Harel Edrey, doing business as Brooklyn-based EDG Development, has filed applications for a four-story, three-unit residential building at 225 14th Street, in southern Park Slope, located four blocks north of the Prospect Avenue stop on the R train. The new building will measure 6,104 square feet in total and the residential units should average a spacious 1,329 square feet apiece, indicative of condominiums. The first floor will contain the residential lobby and a single apartment. The second floor will have a full-floor apartment, and the third apartment will span the third and fourth floors. Issac & Stern Architects is the architect of record. A small two-story, 20-foot-wide townhouse must first be demolished.
After a little over a month and a few tweaks, the expansion of a former mansion in Brooklyn got the go-ahead from the Landmarks Preservation Commission on Tuesday. The property in question is 105 8th Avenue, between President Street and Carroll Street in the Park Slope Historic District.
Back in November, Chinese developer Vanke acquired the 11-story, 44-unit condominium project at 275 Fourth Avenue (a.k.a 251 First Street), in Park Slope, located four blocks south of the Union Street stop on the R train. Now the building is taking shape, as seen in an update via Curbed NY. The 82,045-square-foot project will include 4,273 and 335 square feet of retail and medical space, respectively, on the ground floor. On the floors above, residential units will come in two-, three-, and four-bedroom residential units, averaging 1,368 square feet apiece. Amenities will include a roof deck, an entertainment space, children’s playroom, and a gym. ODA New York is behind the design and completion is expected later this year.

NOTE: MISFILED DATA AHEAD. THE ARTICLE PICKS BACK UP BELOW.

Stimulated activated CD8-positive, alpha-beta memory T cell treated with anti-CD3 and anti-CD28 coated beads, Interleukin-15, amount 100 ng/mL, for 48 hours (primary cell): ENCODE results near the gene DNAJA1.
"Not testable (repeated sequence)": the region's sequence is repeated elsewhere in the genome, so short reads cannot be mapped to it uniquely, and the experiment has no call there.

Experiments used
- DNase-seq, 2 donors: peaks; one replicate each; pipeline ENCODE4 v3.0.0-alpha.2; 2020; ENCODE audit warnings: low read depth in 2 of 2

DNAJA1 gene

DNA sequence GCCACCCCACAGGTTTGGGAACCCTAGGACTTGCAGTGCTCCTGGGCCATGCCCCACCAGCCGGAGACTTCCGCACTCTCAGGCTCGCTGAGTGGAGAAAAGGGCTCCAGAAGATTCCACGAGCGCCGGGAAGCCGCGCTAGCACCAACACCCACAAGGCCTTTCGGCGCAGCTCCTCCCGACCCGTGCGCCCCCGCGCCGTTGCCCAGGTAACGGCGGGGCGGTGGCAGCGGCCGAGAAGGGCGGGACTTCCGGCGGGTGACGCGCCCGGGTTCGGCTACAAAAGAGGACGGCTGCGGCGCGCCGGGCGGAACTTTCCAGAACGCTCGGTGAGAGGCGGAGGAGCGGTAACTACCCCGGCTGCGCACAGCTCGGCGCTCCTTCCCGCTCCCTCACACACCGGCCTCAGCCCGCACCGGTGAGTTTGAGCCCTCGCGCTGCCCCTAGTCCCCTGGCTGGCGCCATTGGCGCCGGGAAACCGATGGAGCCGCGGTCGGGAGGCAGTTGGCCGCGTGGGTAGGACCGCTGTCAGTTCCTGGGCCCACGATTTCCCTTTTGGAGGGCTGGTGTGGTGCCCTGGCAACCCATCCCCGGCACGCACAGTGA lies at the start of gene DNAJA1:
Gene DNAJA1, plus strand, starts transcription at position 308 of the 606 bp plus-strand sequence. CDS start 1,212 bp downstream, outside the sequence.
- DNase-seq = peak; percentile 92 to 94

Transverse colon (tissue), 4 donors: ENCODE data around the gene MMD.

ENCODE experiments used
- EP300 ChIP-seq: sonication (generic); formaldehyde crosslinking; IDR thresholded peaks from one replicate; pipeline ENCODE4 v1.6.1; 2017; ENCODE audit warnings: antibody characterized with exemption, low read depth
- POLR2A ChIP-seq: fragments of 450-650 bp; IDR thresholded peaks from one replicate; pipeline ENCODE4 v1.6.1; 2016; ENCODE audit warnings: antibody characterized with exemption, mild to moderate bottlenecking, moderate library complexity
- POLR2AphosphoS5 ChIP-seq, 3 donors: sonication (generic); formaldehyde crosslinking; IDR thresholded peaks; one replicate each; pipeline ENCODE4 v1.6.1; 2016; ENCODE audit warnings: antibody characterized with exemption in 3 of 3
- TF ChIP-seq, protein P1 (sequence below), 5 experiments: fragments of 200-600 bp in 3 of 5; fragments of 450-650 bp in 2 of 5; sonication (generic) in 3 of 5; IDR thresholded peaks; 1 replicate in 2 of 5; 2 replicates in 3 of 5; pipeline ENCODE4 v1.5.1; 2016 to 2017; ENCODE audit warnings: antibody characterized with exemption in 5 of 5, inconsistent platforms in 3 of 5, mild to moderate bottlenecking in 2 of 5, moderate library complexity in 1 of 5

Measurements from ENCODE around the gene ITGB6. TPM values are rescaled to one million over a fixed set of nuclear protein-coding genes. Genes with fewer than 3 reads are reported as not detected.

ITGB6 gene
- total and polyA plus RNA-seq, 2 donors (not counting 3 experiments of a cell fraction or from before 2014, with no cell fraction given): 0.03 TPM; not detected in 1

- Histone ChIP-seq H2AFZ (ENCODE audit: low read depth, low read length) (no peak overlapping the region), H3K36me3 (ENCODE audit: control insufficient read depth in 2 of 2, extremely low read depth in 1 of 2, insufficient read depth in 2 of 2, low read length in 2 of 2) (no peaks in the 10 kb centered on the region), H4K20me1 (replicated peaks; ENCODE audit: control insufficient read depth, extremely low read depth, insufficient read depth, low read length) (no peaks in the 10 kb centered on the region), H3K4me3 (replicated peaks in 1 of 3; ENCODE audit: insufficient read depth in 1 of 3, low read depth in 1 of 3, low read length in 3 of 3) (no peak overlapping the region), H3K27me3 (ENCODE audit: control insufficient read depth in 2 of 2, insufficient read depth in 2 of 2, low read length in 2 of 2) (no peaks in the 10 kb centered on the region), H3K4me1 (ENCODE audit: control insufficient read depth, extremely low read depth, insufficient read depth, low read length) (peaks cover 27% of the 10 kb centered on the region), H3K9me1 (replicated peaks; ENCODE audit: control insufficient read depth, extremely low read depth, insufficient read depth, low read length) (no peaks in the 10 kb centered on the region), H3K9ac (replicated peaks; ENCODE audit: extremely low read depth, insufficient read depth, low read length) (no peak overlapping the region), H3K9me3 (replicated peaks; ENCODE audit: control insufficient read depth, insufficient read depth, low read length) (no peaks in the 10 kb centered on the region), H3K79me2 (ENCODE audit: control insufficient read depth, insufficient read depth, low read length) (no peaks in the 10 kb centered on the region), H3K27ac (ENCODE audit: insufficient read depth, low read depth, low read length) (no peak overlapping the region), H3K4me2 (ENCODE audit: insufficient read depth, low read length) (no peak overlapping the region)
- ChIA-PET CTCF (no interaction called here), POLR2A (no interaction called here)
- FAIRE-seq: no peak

The major expansion of a Brooklyn residential structure was met with skepticism by the Landmarks Preservation Commission at its public hearing on Tuesday. The structure in question is 105 8th Avenue, located between Carroll Street and President Street in the Park Slope Historic District. The proposal called for a rear extension that would eliminate recesses, plus a large rooftop addition.
The Park Slope branch of the Brooklyn Public Library, an individual landmark located at 431 6th Avenue, will be getting a reading circle and community garden. The Landmarks Preservation Commission approved the plan on Tuesday.